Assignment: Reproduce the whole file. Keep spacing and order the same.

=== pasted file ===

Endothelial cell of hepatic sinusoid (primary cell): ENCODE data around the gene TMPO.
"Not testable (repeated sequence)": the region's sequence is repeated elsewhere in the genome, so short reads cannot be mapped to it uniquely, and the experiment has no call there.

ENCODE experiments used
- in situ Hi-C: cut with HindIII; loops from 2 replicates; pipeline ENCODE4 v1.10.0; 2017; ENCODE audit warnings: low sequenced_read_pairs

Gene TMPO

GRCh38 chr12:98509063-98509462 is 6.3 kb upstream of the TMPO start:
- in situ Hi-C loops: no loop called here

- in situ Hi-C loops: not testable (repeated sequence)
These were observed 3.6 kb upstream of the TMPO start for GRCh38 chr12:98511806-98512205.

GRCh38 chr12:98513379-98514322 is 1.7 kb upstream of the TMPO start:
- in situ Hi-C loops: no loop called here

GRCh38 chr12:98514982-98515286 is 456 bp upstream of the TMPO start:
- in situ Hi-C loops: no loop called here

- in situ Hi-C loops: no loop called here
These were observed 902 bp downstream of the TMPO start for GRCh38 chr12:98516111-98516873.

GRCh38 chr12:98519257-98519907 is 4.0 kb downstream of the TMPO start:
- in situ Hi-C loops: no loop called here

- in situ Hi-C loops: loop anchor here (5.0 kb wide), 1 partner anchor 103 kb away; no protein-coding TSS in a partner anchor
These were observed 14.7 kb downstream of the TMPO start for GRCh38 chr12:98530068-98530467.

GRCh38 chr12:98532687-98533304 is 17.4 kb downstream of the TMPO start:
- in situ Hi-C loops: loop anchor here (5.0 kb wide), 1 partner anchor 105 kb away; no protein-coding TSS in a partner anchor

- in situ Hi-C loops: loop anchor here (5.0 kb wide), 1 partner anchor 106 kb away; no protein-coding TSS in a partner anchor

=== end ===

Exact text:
Endothelial cell of hepatic sinusoid (primary cell): ENCODE data around the gene TMPO.
"Not testable (repeated sequence)": the region's sequence is repeated elsewhere in the genome, so short reads cannot be mapped to it uniquely, and the experiment has no call there.

ENCODE experiments used
- in situ Hi-C: cut with HindIII; loops from 2 replicates; pipeline ENCODE4 v1.10.0; 2017; ENCODE audit warnings: low sequenced_read_pairs

Gene TMPO

GRCh38 chr12:98509063-98509462 is 6.3 kb upstream of the TMPO start:
- in situ Hi-C loops: no loop called here

- in situ Hi-C loops: not testable (repeated sequence)
These were observed 3.6 kb upstream of the TMPO start for GRCh38 chr12:98511806-98512205.

GRCh38 chr12:98513379-98514322 is 1.7 kb upstream of the TMPO start:
- in situ Hi-C loops: no loop called here

GRCh38 chr12:98514982-98515286 is 456 bp upstream of the TMPO start:
- in situ Hi-C loops: no loop called here

- in situ Hi-C loops: no loop called here
These were observed 902 bp downstream of the TMPO start for GRCh38 chr12:98516111-98516873.

GRCh38 chr12:98519257-98519907 is 4.0 kb downstream of the TMPO start:
- in situ Hi-C loops: no loop called here

- in situ Hi-C loops: loop anchor here (5.0 kb wide), 1 partner anchor 103 kb away; no protein-coding TSS in a partner anchor
These were observed 14.7 kb downstream of the TMPO start for GRCh38 chr12:98530068-98530467.

GRCh38 chr12:98532687-98533304 is 17.4 kb downstream of the TMPO start:
- in situ Hi-C loops: loop anchor here (5.0 kb wide), 1 partner anchor 105 kb away; no protein-coding TSS in a partner anchor

- in situ Hi-C loops: loop anchor here (5.0 kb wide), 1 partner anchor 106 kb away; no protein-coding TSS in a partner anchor